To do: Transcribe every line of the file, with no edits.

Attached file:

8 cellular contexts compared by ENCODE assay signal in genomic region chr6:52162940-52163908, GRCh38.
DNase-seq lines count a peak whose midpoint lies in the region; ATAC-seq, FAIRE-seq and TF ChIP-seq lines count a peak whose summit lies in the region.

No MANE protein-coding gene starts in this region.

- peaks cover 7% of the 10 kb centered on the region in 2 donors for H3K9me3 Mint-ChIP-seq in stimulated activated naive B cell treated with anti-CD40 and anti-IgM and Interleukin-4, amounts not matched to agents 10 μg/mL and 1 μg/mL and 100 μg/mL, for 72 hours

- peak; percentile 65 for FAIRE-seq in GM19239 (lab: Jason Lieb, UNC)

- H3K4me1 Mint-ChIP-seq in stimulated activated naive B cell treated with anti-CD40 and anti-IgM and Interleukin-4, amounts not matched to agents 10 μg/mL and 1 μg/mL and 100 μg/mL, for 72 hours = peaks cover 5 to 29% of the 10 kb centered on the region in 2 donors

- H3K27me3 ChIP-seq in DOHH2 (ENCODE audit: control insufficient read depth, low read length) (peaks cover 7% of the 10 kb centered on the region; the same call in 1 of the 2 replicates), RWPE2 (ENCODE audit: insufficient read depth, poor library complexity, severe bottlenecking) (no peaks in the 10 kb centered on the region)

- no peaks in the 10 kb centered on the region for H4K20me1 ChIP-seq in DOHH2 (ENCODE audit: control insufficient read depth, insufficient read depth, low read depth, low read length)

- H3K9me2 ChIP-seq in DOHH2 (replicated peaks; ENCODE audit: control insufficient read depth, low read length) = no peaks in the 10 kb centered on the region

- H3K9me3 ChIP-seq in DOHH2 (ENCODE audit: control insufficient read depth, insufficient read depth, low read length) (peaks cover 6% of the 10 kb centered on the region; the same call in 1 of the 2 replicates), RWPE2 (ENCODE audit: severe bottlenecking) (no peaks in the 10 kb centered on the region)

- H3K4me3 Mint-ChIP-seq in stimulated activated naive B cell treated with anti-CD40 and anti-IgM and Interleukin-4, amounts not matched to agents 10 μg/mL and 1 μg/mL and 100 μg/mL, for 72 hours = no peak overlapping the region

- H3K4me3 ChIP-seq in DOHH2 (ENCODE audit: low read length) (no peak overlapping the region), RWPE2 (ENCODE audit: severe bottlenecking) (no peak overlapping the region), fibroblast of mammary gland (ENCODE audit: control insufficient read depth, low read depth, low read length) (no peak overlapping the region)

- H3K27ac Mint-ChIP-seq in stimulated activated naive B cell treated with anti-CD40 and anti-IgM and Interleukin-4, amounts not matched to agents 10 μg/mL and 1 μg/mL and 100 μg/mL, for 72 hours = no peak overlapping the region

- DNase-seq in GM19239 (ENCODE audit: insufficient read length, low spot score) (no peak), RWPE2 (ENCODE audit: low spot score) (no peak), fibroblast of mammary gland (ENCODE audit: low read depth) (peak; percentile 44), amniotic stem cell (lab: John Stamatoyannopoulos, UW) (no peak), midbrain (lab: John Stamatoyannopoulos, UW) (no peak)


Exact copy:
8 cellular contexts compared by ENCODE assay signal in genomic region chr6:52162940-52163908, GRCh38.
DNase-seq lines count a peak whose midpoint lies in the region; ATAC-seq, FAIRE-seq and TF ChIP-seq lines count a peak whose summit lies in the region.

No MANE protein-coding gene starts in this region.

- peaks cover 7% of the 10 kb centered on the region in 2 donors for H3K9me3 Mint-ChIP-seq in stimulated activated naive B cell treated with anti-CD40 and anti-IgM and Interleukin-4, amounts not matched to agents 10 μg/mL and 1 μg/mL and 100 μg/mL, for 72 hours

- peak; percentile 65 for FAIRE-seq in GM19239 (lab: Jason Lieb, UNC)

- H3K4me1 Mint-ChIP-seq in stimulated activated naive B cell treated with anti-CD40 and anti-IgM and Interleukin-4, amounts not matched to agents 10 μg/mL and 1 μg/mL and 100 μg/mL, for 72 hours = peaks cover 5 to 29% of the 10 kb centered on the region in 2 donors

- H3K27me3 ChIP-seq in DOHH2 (ENCODE audit: control insufficient read depth, low read length) (peaks cover 7% of the 10 kb centered on the region; the same call in 1 of the 2 replicates), RWPE2 (ENCODE audit: insufficient read depth, poor library complexity, severe bottlenecking) (no peaks in the 10 kb centered on the region)

- no peaks in the 10 kb centered on the region for H4K20me1 ChIP-seq in DOHH2 (ENCODE audit: control insufficient read depth, insufficient read depth, low read depth, low read length)

- H3K9me2 ChIP-seq in DOHH2 (replicated peaks; ENCODE audit: control insufficient read depth, low read length) = no peaks in the 10 kb centered on the region

- H3K9me3 ChIP-seq in DOHH2 (ENCODE audit: control insufficient read depth, insufficient read depth, low read length) (peaks cover 6% of the 10 kb centered on the region; the same call in 1 of the 2 replicates), RWPE2 (ENCODE audit: severe bottlenecking) (no peaks in the 10 kb centered on the region)

- H3K4me3 Mint-ChIP-seq in stimulated activated naive B cell treated with anti-CD40 and anti-IgM and Interleukin-4, amounts not matched to agents 10 μg/mL and 1 μg/mL and 100 μg/mL, for 72 hours = no peak overlapping the region

- H3K4me3 ChIP-seq in DOHH2 (ENCODE audit: low read length) (no peak overlapping the region), RWPE2 (ENCODE audit: severe bottlenecking) (no peak overlapping the region), fibroblast of mammary gland (ENCODE audit: control insufficient read depth, low read depth, low read length) (no peak overlapping the region)

- H3K27ac Mint-ChIP-seq in stimulated activated naive B cell treated with anti-CD40 and anti-IgM and Interleukin-4, amounts not matched to agents 10 μg/mL and 1 μg/mL and 100 μg/mL, for 72 hours = no peak overlapping the region

- DNase-seq in GM19239 (ENCODE audit: insufficient read length, low spot score) (no peak), RWPE2 (ENCODE audit: low spot score) (no peak), fibroblast of mammary gland (ENCODE audit: low read depth) (peak; percentile 44), amniotic stem cell (lab: John Stamatoyannopoulos, UW) (no peak), midbrain (lab: John Stamatoyannopoulos, UW) (no peak)